However, I will note that the ArrayList in C# is not the same as the ArrayList in Java. The ArrayList in C# is not type safe. If you want type safety, use generic lists. Generic lists were added in .Net 2.0. It's commonly frowned upon to still use ArrayList in C# if you are using .Net 2.0 or greater.
.Length.Size and .count are all the same in C#, I can't speak for Java, despite the different naming which is just there because it makes more sense in context.
.Net list based collections provide two main properties to determine the number of elements, and current maximum size of the list. Neither provide a .Length property. That is reserved for the general array. In C# -
.Count - Gets the number of elements actually contained in the ArrayList (which is what the op wants instead of .length)
.Capacity - Gets or sets the number of elements that the ArrayList can contain.
The size of an ArrayList is limited in a sense at a point in time. As the elements are still stored in a conventional array behind the scenes, at any one time there is a maximum size of the array. The length of the current array inside the ArrayList is what the .Capacity returns. As more and more elements are added to the ArrayList however (or added to the array behind the scenes), the length of the array is changed to accommodate the new elements. Again the .Capacity property will show the changes.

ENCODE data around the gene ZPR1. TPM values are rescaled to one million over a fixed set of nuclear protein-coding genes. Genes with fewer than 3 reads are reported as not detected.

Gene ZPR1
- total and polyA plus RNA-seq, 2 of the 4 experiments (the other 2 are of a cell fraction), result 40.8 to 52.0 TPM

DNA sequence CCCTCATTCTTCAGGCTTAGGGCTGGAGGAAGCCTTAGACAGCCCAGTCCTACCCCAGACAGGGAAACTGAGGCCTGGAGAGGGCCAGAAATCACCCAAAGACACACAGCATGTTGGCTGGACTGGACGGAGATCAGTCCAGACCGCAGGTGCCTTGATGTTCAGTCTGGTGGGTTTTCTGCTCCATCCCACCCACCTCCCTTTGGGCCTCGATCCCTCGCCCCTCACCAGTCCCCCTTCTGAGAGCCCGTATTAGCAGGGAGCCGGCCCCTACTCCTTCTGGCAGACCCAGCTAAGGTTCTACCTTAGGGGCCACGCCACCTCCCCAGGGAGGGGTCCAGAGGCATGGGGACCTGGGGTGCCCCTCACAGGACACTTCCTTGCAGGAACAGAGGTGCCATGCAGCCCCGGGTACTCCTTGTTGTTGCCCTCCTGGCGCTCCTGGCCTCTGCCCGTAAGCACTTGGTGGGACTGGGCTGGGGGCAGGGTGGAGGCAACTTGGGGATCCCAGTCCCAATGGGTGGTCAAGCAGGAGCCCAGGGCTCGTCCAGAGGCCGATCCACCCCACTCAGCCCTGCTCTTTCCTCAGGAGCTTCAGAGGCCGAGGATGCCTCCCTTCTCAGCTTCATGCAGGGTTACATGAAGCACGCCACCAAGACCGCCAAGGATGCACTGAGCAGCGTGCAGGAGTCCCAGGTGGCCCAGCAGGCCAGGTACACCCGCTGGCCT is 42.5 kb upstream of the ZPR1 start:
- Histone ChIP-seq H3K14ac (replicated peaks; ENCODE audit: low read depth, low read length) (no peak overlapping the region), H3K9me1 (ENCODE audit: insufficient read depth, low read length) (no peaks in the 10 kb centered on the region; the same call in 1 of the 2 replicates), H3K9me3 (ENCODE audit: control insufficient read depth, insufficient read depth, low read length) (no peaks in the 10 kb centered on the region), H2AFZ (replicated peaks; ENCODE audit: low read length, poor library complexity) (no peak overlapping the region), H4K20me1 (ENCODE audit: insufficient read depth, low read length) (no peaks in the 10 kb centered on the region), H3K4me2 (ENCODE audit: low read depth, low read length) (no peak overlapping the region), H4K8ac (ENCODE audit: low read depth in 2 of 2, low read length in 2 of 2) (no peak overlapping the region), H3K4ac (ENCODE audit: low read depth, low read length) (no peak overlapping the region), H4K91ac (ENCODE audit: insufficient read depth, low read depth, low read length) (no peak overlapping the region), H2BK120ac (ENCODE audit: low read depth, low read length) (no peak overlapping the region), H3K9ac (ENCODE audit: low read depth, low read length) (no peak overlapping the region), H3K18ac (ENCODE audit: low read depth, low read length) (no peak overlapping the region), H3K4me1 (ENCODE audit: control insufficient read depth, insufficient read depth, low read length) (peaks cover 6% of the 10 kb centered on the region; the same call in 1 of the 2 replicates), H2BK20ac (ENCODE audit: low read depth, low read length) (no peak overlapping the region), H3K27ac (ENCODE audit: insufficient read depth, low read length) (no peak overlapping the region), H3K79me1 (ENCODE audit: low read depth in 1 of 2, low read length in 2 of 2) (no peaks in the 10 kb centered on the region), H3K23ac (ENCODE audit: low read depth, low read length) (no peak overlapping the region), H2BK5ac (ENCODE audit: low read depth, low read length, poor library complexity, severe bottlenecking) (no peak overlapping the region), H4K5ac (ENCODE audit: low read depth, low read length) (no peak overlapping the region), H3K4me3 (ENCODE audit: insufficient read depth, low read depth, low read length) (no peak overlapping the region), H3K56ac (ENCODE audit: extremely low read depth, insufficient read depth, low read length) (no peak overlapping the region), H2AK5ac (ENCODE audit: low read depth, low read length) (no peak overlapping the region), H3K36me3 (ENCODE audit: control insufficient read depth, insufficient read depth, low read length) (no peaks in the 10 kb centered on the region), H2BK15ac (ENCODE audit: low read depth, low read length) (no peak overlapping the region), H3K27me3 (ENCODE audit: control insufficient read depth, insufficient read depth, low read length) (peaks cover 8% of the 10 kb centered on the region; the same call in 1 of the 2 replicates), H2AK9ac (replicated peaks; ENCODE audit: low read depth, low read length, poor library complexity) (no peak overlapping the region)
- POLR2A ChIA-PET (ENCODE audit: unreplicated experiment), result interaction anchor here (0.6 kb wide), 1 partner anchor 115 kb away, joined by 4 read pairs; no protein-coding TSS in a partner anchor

On the other hand the .Count property will merely return the number of elements currently inside the array (although the actual length of the array may be larger).
The ArrayList in Java however only provides access to the number of elements currently in the array through the .size() method. The class only allows the user to explicityly define the size of the background array through the .ensurecapacity() method.
There are a lot of people who get confused with the different identifiers between frameworks. .size() in Java is perhaps a bit misleading as size is not really the same as the actual number of elements in the ArrayList itself.